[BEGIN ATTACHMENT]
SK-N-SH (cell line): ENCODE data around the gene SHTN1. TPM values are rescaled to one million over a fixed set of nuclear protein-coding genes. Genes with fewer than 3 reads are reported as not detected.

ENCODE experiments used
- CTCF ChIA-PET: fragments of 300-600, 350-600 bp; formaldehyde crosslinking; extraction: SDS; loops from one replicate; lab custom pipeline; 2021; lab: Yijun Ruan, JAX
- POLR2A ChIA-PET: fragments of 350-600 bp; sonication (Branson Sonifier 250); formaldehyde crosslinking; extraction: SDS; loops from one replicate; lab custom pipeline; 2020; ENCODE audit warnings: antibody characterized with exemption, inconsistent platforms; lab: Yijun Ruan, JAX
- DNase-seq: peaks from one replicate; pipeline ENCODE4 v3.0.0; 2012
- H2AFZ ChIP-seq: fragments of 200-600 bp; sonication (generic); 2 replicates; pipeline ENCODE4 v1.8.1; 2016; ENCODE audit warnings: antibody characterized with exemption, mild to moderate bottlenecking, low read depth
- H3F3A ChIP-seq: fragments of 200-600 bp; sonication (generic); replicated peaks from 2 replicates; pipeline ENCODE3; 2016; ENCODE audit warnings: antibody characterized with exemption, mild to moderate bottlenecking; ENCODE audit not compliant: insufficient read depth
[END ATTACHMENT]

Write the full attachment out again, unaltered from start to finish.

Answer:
SK-N-SH (cell line): ENCODE data around the gene SHTN1. TPM values are rescaled to one million over a fixed set of nuclear protein-coding genes. Genes with fewer than 3 reads are reported as not detected.

ENCODE experiments used
- CTCF ChIA-PET: fragments of 300-600, 350-600 bp; formaldehyde crosslinking; extraction: SDS; loops from one replicate; lab custom pipeline; 2021; lab: Yijun Ruan, JAX
- POLR2A ChIA-PET: fragments of 350-600 bp; sonication (Branson Sonifier 250); formaldehyde crosslinking; extraction: SDS; loops from one replicate; lab custom pipeline; 2020; ENCODE audit warnings: antibody characterized with exemption, inconsistent platforms; lab: Yijun Ruan, JAX
- DNase-seq: peaks from one replicate; pipeline ENCODE4 v3.0.0; 2012
- H2AFZ ChIP-seq: fragments of 200-600 bp; sonication (generic); 2 replicates; pipeline ENCODE4 v1.8.1; 2016; ENCODE audit warnings: antibody characterized with exemption, mild to moderate bottlenecking, low read depth
- H3F3A ChIP-seq: fragments of 200-600 bp; sonication (generic); replicated peaks from 2 replicates; pipeline ENCODE3; 2016; ENCODE audit warnings: antibody characterized with exemption, mild to moderate bottlenecking; ENCODE audit not compliant: insufficient read depth